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Modulation of substrate adhesion dynamics via microtubule targeting requires kinesin-1.

Krylyshkina O, Kaverina I, Kranewitter W, Steffen W, Alonso MC, Cross RA, Small JV - J. Cell Biol. (2002)

Bottom Line: Small. 1999.Cell Biol. 146:1033-1043).In comparison, a block of kinesin-1 activity, either via microinjection of the SUK-4 antibody or of a kinesin-1 heavy chain construct mutated in the motor domain, induced a dramatic increase in the size and reduction in number of substrate adhesions, mimicking the effect observed after microtubule disruption by nocodazole.

View Article: PubMed Central - PubMed

Affiliation: Institute of Molecular Biology, Austrian Academy of Sciences, Billrothsthstrasse 11, Salzburg 5020, Austria.

ABSTRACT
Recent studies have shown that the targeting of substrate adhesions by microtubules promotes adhesion site disassembly (Kaverina, I., O. Krylyshkina, and J.V. Small. 1999. J. Cell Biol. 146:1033-1043). It was accordingly suggested that microtubules serve to convey a signal to adhesion sites to modulate their turnover. Because microtubule motors would be the most likely candidates for effecting signal transmission, we have investigated the consequence of blocking microtubule motor activity on adhesion site dynamics. Using a function-blocking antibody as well as dynamitin overexpression, we found that a block in dynein-cargo interaction induced no change in adhesion site dynamics in Xenopus fibroblasts. In comparison, a block of kinesin-1 activity, either via microinjection of the SUK-4 antibody or of a kinesin-1 heavy chain construct mutated in the motor domain, induced a dramatic increase in the size and reduction in number of substrate adhesions, mimicking the effect observed after microtubule disruption by nocodazole. Blockage of kinesin activity had no influence on either the ability of microtubules to target substrate adhesions or on microtubule polymerisation dynamics. We conclude that conventional kinesin is not required for the guidance of microtubules into substrate adhesions, but is required for the focal delivery of a component(s) that retards their growth or promotes their disassembly.

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Enlargement of focal adhesions following microtubule disassembly. Figure shows the same Xenopus fibroblast injected with TAMRA-vinculin, before (A) and after (B) treatment for 3 h with 2,5 μM nocodazole. (Video 8, available at http://www.jcb.org/cgi/content/full/jcb.200105051/DC1.)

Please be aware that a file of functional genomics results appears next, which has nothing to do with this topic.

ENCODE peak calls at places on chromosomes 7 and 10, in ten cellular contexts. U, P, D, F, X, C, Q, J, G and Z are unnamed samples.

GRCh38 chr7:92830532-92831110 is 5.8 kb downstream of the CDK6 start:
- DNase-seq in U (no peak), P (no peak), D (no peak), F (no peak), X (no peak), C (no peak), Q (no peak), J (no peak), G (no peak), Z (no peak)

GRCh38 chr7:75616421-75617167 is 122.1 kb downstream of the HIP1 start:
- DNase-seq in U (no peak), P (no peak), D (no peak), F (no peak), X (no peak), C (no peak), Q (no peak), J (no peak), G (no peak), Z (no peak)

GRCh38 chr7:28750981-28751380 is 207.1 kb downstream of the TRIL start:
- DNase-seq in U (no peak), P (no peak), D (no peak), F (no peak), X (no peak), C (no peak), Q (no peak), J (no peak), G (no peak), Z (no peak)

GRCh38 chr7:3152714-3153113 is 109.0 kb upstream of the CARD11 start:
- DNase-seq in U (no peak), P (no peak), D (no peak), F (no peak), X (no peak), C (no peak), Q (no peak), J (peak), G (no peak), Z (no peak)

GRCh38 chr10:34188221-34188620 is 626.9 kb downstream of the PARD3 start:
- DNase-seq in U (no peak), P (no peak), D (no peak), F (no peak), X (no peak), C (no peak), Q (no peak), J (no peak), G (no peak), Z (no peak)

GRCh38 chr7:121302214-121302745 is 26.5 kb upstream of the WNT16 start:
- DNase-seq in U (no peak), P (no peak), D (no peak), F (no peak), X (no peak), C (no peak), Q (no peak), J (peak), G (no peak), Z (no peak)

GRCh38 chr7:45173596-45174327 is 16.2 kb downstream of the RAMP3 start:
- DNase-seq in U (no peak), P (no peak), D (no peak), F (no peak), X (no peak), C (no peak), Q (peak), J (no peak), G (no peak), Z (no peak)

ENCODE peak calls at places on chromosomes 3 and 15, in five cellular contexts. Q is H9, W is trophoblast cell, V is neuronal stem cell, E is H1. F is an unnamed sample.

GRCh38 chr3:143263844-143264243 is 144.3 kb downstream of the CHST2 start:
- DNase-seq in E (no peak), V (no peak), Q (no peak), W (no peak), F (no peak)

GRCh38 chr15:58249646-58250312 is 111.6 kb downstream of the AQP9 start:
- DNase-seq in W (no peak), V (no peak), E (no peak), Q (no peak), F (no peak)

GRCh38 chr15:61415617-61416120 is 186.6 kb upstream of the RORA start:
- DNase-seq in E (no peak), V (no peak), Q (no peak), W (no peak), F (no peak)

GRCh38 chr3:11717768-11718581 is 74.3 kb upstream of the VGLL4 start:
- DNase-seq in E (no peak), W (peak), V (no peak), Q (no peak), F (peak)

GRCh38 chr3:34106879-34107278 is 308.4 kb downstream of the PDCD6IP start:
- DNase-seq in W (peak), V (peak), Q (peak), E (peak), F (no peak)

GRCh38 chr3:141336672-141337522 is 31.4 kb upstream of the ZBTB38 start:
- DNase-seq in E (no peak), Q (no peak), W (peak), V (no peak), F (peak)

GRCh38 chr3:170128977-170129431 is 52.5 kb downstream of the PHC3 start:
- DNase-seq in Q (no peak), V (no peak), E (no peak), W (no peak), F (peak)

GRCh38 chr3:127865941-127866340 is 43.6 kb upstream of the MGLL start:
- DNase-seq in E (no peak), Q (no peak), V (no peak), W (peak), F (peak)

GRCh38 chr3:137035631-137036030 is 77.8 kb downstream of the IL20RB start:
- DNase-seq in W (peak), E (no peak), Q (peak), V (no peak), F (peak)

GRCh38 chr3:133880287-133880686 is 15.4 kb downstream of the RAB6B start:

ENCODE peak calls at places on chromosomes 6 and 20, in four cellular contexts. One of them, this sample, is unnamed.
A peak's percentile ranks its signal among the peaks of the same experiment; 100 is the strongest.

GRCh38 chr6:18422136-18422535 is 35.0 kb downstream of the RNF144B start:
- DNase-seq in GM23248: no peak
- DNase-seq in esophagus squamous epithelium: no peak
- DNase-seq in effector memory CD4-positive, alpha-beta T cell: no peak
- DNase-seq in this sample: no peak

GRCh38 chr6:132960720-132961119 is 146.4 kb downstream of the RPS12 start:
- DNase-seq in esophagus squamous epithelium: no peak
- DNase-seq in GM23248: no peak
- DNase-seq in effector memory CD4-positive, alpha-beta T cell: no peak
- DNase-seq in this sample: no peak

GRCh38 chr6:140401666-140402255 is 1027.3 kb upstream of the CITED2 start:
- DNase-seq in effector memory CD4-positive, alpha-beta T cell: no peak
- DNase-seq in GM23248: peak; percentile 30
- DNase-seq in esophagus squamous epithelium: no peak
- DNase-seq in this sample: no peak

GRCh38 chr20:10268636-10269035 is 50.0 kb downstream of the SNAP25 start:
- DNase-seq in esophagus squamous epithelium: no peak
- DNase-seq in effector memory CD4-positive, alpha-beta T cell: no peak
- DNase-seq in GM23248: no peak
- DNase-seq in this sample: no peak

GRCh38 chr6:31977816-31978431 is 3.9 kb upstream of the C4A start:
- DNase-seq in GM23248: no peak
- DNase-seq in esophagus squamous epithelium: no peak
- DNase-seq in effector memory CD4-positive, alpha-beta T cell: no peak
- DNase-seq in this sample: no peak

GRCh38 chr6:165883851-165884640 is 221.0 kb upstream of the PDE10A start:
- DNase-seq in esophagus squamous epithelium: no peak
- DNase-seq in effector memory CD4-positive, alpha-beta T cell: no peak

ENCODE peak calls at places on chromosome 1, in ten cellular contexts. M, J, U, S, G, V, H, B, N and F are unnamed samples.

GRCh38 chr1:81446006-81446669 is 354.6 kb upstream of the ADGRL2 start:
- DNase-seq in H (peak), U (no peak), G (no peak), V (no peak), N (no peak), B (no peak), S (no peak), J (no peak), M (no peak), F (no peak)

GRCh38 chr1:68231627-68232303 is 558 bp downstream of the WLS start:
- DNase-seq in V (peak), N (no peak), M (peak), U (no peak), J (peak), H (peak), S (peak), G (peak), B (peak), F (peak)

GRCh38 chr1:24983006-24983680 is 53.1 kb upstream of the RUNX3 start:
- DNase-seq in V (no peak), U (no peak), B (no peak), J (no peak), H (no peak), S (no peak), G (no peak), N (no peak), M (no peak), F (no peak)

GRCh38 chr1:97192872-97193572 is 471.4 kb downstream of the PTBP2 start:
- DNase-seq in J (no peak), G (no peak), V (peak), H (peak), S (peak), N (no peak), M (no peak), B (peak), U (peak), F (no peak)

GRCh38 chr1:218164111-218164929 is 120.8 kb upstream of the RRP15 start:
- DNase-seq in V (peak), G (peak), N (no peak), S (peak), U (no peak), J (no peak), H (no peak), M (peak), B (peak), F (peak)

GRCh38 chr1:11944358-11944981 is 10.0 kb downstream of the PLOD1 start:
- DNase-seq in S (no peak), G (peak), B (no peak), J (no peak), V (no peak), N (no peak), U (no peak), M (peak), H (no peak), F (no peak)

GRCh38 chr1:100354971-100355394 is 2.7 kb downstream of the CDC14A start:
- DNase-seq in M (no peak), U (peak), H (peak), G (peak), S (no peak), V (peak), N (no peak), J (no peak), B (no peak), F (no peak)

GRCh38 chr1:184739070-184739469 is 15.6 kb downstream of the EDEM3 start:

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fig1: Enlargement of focal adhesions following microtubule disassembly. Figure shows the same Xenopus fibroblast injected with TAMRA-vinculin, before (A) and after (B) treatment for 3 h with 2,5 μM nocodazole. (Video 8, available at http://www.jcb.org/cgi/content/full/jcb.200105051/DC1.)

Mentions: Major changes in the size and distribution of substrate adhesion sites in fibroblasts occur after the disassembly of microtubules by colchicine or nocodazole (Bershadsky et al., 1996; Enomoto, 1996; Kaverina et al., 1997, 1999). As shown in Fig. 1 , microtubule disassembly by nocodazole resulted in the growth of adhesion sites over a 3-h period, as well as in the characteristic depolarization of cell shape that has been seen in other fibroblast types. Measurement of contact size and number in vinculin-injected cells imaged at zero time and 3 h later confirmed the dramatic shift toward larger and fewer adhesion sites in nocodazole (Fig. 2) . Time-lapse imaging of the same cells revealed the dynamics of adhesion site reorganization toward the depolarized state. Accordingly, adhesion site growth occurred by the enlargement of single adhesions as well as by the fusion of adhesions by sliding (Video 8, available at http://www.jcb.org/cgi/content/full/jcb.200105051/DC1). Both of these effects are attributable to a depolarized equalization and an increase in contractility in the actin cytoskeleton (see Discussion) (Danowski, 1989; Riveline et al., 2001).